The confirmation hearing went without a hitch on Tuesday morning. Wednesday afternoon, I went to the Sheriffs Office to pick up the deed just as I did the year before. It turned out that they had made some procedural changes, and I would have to wait a couple of days. We decided to wait until we had the deed before we attempted to enter the property, but we kept a very close watch on the property in the mean time.

I finally got the deed recorded that Thursday and immediately went to the property. I had written up a letter introducing myself and partner to the current resident. I explained that we now owned the property and would be happy to assist them in the transition. The letter requested that whoever was living there call us to let us know how we could help. While placing the letter in the door, a neighbor happened to be leaving her house. I went over and introduce myself and handed her a business card. She informed me that a single man lived in the house. She let me know how unhappy her family was with the previous owner. It would take me another couple of weeks to find out the scope of the neighbors complaints.

On Sunday I received a call from the previous owner. He gave me a hard luck story, which I knew to be untrue, and asked for a few weeks to move out. I told him that I would give him a week, as long as he kept me informed on his progress. Over the next few days it became apparent he was making no attempt to move out so I began to research the eviction process. I decided I would need the assistance of an attorney. I’ll skip the details on the eviction process, but hiring an attorney was definitely the way to go. I had an judgment several weeks later and finally had access to the property. Entering the property for the first time was a complete shock. I leave it with that said and just show a few picks. The picts really don’t give a clue to the enormity of the trash and filth but it is a start.


This was actually one of the better rooms.


This was another room I could get to. There were other areas of the house that it would take over a week to move enough trash where I could inspect the room.



Neighbors told me that they had not been able to use there back yards for 2 years due to the stinch and mosquitoes. The city had started proceedings to get the place cleaned up but the process was slow. We would get the yard cleaned up as soon as possible to avoid paying the impending fines as well as to please the neighbors.

Cleaning Up

11th January 2009


Once we had right to enter the property, we thought we could get started. WRONG! On first inspection we noticed about a dozen or so syringes and other suspicious finds. We called the police. An officer arrived and went through the house removing dozens of used syringes, and various stashes of what he believed to be illicit narcotics. He was interested in looking through the workshop in the back but there were still 3 dogs fenced in the back yard. We were to call him back if we found other suspicious activity in the back building.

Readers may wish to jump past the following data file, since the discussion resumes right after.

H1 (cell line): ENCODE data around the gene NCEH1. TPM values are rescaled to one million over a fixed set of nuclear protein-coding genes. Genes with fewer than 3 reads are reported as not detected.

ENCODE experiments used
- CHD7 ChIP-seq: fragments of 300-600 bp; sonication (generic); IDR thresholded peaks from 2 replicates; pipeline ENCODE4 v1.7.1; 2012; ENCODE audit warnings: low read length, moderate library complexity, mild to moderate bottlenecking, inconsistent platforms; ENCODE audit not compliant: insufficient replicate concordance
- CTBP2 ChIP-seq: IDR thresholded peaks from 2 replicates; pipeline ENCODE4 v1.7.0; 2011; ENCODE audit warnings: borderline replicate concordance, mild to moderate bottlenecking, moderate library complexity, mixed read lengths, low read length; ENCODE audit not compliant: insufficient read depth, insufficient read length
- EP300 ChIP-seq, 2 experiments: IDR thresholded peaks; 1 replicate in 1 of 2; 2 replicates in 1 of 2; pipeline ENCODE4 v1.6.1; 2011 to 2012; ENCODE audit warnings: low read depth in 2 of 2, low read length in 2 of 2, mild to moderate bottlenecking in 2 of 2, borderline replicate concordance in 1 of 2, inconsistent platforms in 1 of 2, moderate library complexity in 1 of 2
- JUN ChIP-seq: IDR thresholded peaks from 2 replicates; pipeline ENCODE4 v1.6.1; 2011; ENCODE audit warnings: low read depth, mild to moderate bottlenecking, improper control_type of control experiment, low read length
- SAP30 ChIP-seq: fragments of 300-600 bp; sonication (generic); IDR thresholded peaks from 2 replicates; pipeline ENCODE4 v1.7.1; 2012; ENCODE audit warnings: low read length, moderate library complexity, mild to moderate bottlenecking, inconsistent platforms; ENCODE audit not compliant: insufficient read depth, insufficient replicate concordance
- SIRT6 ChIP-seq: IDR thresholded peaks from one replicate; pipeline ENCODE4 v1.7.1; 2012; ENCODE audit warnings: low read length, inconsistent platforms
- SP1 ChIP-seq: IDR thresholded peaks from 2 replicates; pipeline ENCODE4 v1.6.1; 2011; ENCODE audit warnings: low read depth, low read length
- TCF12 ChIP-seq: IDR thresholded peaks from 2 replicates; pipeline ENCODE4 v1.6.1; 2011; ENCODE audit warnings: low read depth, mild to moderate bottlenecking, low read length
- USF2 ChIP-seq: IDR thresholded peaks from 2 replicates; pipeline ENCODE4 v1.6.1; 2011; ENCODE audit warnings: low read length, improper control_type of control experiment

At this point I decided the best thing for me to do was to hire a company to remove everything in the house to storage and have the previous owner pay for the clean up and storage, or sell the contents at auction to pay for it. Great idea, but due to the enormity of the trash, the danger of being stuck by a contaminated needle, it would have simply cost much more than I could ever get for the property. The cost of the eviction, and the delay in gaining access to the property was already costing us more than we had counted on so we went another route. We made arrangements with family members of the previous owner for them to remove his personal property. The agreement was that they would pick up the dogs immediately, and remove everything from the house within a week. We would allow them to use the workshop in the back as storage for 30 days. In return they would pay for a 30 cubic yard dumpster and clean up the trash. They were not to just take the things of value and leave the trash. The previous owner, himself, was not to return to the property personally. It seemed like a fair agreement. That wasn’t how it turned out though.

It would take another month for the the Dad and brother of the previous owner to move out everything they wanted to get. The first day, they brought a U-Haul and took the most valuable thing from the house. At the end of the long first day the father told me that they had everything out of the house they wanted except for stuff in the garage. They would come back the next day and finish the garage and then over the next few weeks clean out the workshop. It was more than a week before I heard from them again. Over the next few weeks they made several trips back to the house to pick up the motorcycles and power tools left in the garage and shop. They made no attempt to pick up any more of the trash. To add insult to this situation, about 3 weeks into this ordeal, the house was broken into and some of the things left behind were taken along with many of my tools and supplies. I called the dad to let him know of the break in and let him know the police were investigating. That was the last I heard from any of the family, although the previous owners escapades would continue to haunt this renovation.